This week a major national newspaper led with an “exclusive” story about the costs of the National Disability Insurance Scheme. It’s a curious story given there is nothing new in it. It’s no secret that the NDIS comes with costs, which have been carefully forecast and planned for. The real story remains that the cost of doing nothing is even higher.
Periodically we hear, “The sky is falling, the sky is falling” from various media outlets and bean counters in apparent concern about the skyrocketing and unbudgeted costs of the NDIS.
Inevitably they miss the critical reasons why the NDIS actually makes economic sense. Let’s review the facts:
The cost of disability support now
Reports on the high costs of the NDIS continually ignore the billions of dollars governments spend right now on disability supports and services.
Not only are billions being spent, but the current system is so appallingly inadequate that most people with disability don’t actually get the support they need. People do not have the choice and control they deserve and we know many people and families are in crisis because of it.
The NDIS will provide a new system where the funding is personally targeted, allowing people to use it exactly how they need it. This alone will save millions in mis-directed revenue while improving the lives of people with disability and their families.
The NDIS creates an employment boom
By better supporting people with disability it is expected that when the NDIS is fully implemented, somewhere between 24,000 and 38,000 people with disability who haven’t had access to work will have that opportunity.
This has the potential to increase GDP by a whopping $7-$11billion. Impressive! And it means that people who have always wanted to work, can.
Carers too will have employment opportunities as they are relieved of the pressures of round-the-clock care; mums who gave up work to be full time carers will be able to rejoin the workforce. An estimated $11billion will be added to the GDP just from the tens of thousands of carers back in the labour market.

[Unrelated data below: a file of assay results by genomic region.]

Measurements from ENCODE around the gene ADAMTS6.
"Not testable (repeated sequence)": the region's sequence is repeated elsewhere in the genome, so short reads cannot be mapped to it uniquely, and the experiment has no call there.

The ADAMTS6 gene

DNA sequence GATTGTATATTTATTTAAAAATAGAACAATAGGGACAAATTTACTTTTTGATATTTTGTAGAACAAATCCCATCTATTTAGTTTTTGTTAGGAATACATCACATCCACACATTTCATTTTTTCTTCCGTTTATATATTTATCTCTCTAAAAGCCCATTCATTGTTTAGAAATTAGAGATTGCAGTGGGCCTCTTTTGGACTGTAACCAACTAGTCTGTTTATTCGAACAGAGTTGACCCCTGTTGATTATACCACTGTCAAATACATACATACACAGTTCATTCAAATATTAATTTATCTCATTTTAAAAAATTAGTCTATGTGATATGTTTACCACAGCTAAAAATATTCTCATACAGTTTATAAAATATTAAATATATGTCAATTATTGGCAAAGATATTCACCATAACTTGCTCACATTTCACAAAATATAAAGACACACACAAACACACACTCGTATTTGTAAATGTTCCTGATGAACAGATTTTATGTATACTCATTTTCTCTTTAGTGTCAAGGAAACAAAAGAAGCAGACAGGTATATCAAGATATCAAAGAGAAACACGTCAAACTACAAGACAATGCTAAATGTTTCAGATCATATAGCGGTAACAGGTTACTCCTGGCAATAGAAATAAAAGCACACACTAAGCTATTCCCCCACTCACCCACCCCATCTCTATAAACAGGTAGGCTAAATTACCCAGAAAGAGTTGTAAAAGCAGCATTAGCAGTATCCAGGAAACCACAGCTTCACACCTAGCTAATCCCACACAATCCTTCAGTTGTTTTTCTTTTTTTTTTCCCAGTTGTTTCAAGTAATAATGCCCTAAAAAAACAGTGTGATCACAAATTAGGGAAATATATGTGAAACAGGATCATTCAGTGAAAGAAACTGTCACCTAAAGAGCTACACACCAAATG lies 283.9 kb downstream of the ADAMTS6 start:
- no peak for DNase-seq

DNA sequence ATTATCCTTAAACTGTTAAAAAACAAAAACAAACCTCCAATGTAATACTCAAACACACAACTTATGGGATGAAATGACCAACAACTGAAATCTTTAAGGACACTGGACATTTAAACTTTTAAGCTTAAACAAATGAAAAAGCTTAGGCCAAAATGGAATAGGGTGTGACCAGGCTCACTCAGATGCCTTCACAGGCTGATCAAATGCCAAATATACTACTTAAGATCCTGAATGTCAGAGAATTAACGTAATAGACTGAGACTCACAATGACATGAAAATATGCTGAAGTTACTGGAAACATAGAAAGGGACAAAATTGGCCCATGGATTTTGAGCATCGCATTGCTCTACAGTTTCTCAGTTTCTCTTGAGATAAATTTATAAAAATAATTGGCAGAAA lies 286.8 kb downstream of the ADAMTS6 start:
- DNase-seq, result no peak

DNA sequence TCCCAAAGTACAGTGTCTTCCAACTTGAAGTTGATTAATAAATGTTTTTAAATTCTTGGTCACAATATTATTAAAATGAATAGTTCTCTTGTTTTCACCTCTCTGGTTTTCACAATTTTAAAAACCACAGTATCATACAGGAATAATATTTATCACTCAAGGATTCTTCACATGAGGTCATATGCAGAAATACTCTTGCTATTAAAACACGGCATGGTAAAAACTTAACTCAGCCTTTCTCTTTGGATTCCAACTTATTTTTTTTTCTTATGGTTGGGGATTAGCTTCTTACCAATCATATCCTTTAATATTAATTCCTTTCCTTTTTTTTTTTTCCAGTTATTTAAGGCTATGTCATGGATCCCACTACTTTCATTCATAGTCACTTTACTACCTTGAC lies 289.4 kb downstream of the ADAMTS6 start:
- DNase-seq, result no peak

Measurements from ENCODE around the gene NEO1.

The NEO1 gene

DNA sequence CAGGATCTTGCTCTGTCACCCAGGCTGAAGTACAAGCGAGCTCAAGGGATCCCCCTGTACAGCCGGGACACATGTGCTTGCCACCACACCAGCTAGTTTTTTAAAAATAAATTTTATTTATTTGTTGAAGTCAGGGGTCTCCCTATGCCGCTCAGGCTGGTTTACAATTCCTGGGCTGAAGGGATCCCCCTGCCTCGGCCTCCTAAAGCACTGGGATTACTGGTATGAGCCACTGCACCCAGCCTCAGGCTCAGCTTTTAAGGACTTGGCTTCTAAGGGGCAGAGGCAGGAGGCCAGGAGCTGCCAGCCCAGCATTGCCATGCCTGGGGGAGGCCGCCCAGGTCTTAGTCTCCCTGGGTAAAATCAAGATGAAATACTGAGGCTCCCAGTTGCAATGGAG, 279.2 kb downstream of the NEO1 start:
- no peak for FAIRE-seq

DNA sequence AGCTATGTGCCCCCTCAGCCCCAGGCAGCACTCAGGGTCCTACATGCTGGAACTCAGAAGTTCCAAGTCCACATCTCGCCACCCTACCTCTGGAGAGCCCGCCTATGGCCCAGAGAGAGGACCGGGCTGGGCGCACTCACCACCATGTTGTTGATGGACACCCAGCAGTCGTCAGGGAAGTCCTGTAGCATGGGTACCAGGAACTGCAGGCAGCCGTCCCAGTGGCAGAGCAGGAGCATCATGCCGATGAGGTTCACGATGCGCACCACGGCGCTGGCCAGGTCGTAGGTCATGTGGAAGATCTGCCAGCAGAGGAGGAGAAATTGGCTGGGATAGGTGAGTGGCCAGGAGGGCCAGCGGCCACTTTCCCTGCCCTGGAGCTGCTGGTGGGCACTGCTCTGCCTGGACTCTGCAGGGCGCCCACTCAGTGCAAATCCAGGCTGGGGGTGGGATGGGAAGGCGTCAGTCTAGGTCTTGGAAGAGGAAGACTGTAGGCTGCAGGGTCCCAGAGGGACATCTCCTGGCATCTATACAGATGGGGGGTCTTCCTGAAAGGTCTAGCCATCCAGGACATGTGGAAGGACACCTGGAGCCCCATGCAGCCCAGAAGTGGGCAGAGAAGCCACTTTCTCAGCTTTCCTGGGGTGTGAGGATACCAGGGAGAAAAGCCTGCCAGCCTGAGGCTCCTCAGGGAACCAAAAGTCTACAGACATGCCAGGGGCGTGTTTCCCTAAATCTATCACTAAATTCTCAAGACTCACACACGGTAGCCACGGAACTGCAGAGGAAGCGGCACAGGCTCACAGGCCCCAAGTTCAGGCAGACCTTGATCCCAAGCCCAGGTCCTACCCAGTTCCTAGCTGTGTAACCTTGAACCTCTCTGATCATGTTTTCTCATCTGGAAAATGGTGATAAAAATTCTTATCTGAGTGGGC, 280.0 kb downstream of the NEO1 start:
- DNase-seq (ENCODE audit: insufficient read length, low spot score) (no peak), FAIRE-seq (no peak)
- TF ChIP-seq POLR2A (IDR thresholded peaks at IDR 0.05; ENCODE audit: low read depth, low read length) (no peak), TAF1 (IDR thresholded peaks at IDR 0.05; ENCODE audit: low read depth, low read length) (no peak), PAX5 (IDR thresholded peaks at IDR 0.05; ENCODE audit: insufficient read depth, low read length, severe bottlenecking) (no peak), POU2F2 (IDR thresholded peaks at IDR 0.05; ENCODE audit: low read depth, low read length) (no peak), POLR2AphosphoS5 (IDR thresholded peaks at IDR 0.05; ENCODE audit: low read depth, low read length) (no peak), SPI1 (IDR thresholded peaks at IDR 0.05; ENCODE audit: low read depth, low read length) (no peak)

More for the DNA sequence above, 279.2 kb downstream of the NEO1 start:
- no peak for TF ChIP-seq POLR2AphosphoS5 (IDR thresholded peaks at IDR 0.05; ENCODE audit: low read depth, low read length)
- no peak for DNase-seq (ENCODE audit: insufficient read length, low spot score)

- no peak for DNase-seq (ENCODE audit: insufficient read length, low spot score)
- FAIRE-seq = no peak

That’s more tax in the system, less welfare dependency and an estimated additional $22billion increase in GDP.
On the other side of the coin, the introduction of the NDIS is expected to double the current disability workforce – creating up to 70,000 new jobs. That’s a massive contribution to Australia’s employment growth at a time when traditional markets such in sectors like manufacturing and mining are in decline.
Check out this infographic we put together last year which highlights the numbers: http://everyaustraliancounts.com.au/ndis-makes-economic-sense/
All according to plan
The rehashing of the costs of the NDIS as though they are new and alarming also ignores the fact that we’ve been through a very thorough process to ensure the NDIS is sustainable for the long term.
The Productivity Commission reviewed the numbers and provided a sustainable roadmap for its introduction. An increase in the Medicare Levy which started collecting in July 2015 is helping pay for it. Trial sites around the country are showing that the scheme is on budget and sustainable, most states have now signed their agreements for the full roll out of the NDIS and we’re expecting more good news on this front soon.
Our governments have had the figures and forecasts for years now and they are planning for its delivery now and in the future.
The reform of our time
To be clear: the sky isn’t falling. The NDIS is on budget as forecasted and all sides of governments have committed to its delivery.
It’s the reform our nation has to have and its time is now. The cost of doing nothing is socially and economically huge and we are committed to seeing it through.